The following GGNC story appeared in the November 23 editions of The News & Observer in Raleigh and the Charlotte Observer. It’s rerun here, with links. For additional information about getting kids outside, visit yesterday’s post.
The virtues of kids being outdoors have been touted in a number of studies. But when it comes down to it, the proof is in the playing.
Mounting evidence shows our kids spend too much time hypnotized by the glow of electronic devices – an average of 6.5 hours a day, according to a recent University of Michigan study. Moreover, a study of 803 moms in one professional journal found 70 percent said they had played outside daily as kids, but only 31 percent of their own kids play outside that often.
The resulting damage is widespread, say health officials. It starts with an epidemic that now finds nearly 20 percent of U.S. youth obese and expands to everything from a lack of sunshine-provided Vitamin D to less creative stimulation.
The fretting grows. But how to get the kids off gizmos and out the door? Here’s how a park, a parent and a third-grade teacher managed.
A playground goes wild
This spring, the Mecklenburg County Park and Rec system opened its first nature play area at the Reedy Creek Nature Center. The Nature Explorer Zone is based on the Natural Learning Initiative movement, pioneered by N.C. State University professor of landscape architecture Robin Moore. It eschews traditional playground gear for simpler elements that encourage creative play.
“With standard manufactured playground equipment,” says Michael Kirschman, Mecklenburg’s director of Nature Preserves and Natural Resources, “kids play on it for 10 minutes, they master it, they get bored and move on. In terms of creative play, it’s not doing the job.”
The Nature Explorer Zone includes only one “built” feature, a giant birdhouse that kids can climb in and out of.
Kirschman says kids immediately are drawn to the birdhouse, but after a few minutes gravitate to more subtle features – tree stumps (for jumping on), bamboo poles (for building forts), vines for climbing on, a log balance beam – where their imaginations take over.
“It’s been really popular,” Reedy Creek manager Jose Chavez says of the zone. Since it opened, park visitation has gone up 30 percent.
“In my 20 years,” says Kirschman, “it’s the coolest thing I’ve seen in parks.”
A parent recalls the good old days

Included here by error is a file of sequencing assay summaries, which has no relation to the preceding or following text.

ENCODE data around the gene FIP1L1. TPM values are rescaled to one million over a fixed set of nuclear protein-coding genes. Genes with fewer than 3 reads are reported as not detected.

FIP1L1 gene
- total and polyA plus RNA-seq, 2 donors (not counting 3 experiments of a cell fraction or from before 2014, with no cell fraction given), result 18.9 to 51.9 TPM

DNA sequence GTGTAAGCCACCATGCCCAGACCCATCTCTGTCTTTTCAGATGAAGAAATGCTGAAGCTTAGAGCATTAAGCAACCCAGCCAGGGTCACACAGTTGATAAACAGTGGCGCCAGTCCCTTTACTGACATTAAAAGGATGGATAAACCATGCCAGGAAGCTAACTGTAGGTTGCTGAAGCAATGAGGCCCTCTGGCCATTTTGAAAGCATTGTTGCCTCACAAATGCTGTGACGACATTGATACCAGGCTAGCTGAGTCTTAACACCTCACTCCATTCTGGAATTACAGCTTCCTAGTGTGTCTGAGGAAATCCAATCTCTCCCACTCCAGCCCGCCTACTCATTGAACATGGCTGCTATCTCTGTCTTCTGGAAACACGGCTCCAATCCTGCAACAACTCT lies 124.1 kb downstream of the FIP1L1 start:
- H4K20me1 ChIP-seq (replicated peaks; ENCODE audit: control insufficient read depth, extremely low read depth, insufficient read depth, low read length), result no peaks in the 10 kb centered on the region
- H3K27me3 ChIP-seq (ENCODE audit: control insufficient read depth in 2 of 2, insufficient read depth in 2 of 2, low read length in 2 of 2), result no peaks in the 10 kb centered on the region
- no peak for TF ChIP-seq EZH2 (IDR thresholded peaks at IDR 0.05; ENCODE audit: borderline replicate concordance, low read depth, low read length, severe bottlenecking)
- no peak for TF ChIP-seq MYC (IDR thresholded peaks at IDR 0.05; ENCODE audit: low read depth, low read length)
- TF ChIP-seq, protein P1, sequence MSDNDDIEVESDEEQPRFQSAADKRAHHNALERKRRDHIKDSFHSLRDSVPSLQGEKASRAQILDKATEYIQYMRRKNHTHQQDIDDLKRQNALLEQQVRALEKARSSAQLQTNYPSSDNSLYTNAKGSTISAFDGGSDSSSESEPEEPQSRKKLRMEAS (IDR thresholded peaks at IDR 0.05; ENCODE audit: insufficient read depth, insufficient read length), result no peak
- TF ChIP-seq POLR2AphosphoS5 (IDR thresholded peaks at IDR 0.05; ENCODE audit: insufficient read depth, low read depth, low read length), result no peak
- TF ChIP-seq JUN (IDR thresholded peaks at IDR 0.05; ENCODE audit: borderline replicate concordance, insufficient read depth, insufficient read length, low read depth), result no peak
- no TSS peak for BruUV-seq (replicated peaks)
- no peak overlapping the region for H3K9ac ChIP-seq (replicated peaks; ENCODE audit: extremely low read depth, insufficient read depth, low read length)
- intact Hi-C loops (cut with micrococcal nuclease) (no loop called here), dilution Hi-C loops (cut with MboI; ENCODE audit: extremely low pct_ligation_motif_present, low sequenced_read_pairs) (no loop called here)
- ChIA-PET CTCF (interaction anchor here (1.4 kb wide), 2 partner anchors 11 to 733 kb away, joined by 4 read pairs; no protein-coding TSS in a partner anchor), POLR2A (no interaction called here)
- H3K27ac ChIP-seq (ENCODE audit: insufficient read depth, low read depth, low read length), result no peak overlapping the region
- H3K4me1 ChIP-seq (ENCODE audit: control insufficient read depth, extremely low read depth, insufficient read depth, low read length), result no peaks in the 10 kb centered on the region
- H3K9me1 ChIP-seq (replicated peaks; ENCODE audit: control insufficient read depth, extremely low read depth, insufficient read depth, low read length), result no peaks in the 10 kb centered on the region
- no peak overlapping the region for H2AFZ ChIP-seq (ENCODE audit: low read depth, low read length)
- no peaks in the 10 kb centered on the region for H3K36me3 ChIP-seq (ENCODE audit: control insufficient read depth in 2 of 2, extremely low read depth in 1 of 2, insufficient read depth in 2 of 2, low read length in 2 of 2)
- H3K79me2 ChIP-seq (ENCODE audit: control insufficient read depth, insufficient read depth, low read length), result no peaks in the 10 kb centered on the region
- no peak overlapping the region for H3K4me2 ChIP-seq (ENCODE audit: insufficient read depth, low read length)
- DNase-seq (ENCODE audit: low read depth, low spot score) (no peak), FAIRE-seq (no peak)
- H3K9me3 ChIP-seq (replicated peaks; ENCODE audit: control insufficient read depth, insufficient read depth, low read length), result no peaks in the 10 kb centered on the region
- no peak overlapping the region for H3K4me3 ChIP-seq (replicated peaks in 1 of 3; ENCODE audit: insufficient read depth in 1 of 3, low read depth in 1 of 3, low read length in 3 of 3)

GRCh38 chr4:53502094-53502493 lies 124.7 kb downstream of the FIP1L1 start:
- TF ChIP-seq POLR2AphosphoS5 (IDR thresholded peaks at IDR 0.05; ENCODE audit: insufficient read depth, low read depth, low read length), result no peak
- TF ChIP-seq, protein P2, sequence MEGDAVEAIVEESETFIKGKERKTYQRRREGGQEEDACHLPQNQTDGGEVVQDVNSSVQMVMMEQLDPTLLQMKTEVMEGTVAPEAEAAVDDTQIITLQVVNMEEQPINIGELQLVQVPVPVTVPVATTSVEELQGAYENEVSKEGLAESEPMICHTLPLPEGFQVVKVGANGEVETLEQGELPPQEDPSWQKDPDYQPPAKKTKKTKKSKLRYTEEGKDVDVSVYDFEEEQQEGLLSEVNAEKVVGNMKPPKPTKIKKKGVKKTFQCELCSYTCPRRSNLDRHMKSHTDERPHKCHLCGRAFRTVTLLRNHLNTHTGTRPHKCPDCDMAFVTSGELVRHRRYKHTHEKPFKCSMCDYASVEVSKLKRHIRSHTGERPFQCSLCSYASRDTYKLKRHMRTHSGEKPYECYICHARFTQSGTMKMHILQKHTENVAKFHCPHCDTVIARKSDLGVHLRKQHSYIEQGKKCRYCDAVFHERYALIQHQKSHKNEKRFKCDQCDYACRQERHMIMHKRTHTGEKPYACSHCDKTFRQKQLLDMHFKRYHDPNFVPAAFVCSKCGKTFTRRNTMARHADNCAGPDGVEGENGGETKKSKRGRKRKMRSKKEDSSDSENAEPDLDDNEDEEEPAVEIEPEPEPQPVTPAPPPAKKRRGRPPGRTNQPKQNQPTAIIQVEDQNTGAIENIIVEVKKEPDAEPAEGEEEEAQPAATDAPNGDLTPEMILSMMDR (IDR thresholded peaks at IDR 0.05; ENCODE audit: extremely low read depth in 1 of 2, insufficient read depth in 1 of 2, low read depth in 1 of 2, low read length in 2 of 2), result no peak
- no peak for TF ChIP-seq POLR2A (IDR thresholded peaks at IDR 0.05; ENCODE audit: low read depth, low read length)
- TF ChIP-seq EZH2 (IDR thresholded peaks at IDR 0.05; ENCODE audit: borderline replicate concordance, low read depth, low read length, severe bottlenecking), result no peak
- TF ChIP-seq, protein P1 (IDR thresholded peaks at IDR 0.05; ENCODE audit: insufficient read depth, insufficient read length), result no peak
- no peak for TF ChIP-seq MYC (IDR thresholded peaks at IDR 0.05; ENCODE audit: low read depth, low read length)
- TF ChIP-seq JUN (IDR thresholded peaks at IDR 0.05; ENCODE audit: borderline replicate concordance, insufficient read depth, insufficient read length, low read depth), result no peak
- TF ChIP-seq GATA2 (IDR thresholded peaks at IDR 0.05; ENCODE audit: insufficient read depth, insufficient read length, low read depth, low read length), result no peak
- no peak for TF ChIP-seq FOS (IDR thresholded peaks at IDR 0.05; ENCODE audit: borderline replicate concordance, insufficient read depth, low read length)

Spence March is typical of many modern parents: He wants his children to have the same outdoor adventures he had growing up in the 1960s and ’70s in a rural suburb outside Philadelphia.
But when his family moved to a new subdivision in Apex last year, he and his wife were reluctant to let their 7-year-old daughter and 9-year-old son experience that same sense of adventure.
It wasn’t so much the purported “stranger danger” often cited by many parents as the reason they don’t want their kids out of eyesight. (Duke University’s 2005 Child Well-Being Index found that “violent victimization of children” had dropped by more than 38 percent since 1975).
It was the traffic.
“Mainly, we just didn’t feel that the streets were safe,” says March, 47. “At this age, kids aren’t that great at looking both ways.”
So March turned their backyard into an outdoor playland, including a Frisbee target and tire swing.
And the family visits local parks and takes regular bike rides on the American Tobacco Trail, a nearly completed 22-mile rails-to-trails project in Wake, Chatham and Durham counties where the kids can ride free of traffic.
“They love it,” says March. “They love the freedom.”
Play = intellectual growth
Deborah Wuertz, a third-grade teacher in Holly Springs, saw firsthand the improved focus, mental sharpness and overall curiosity that resulted from a program she conducted over Take A Child Outside Week, a celebration of exploring the outdoors held this fall.
Wuertz issued each student a “Planet Earth Celebration” journal that included homework activities the kids could do, from spending 20 minutes outside sketching to standing outside and listening to nature, to examining the differences between leaves.
The children recorded their observations in a journal, working with their parents.
The experience had the hoped-for effect of turning the kids on to the outdoors.
“They’re so much more respectful of nature,” she says. “Now, if they see a bug in the classroom they don’t want to smash it, they want to get it outside.”
It also did what the studies suggested.
“They wrote more in their journals than they’ve ever written,” Wuertz said. “These were kids who did not like to write.”
As a result of their piqued curiosity, she says the walk outside for recess can take forever. “They always want to stop and show me stuff.”
And it’s made them want to learn more. “Before when they went to the library, they always checked out fiction books. Now, they’re getting nature and other nonfiction books.”
Perhaps most telling was how it skewed the kids’ take on homework.
Despite going out every day and making observations, despite going on the Internet and researching their findings and despite writing more than they had before, Wuertz says she heard one comment over and over:
“They said it was nice to have a week off from homework.”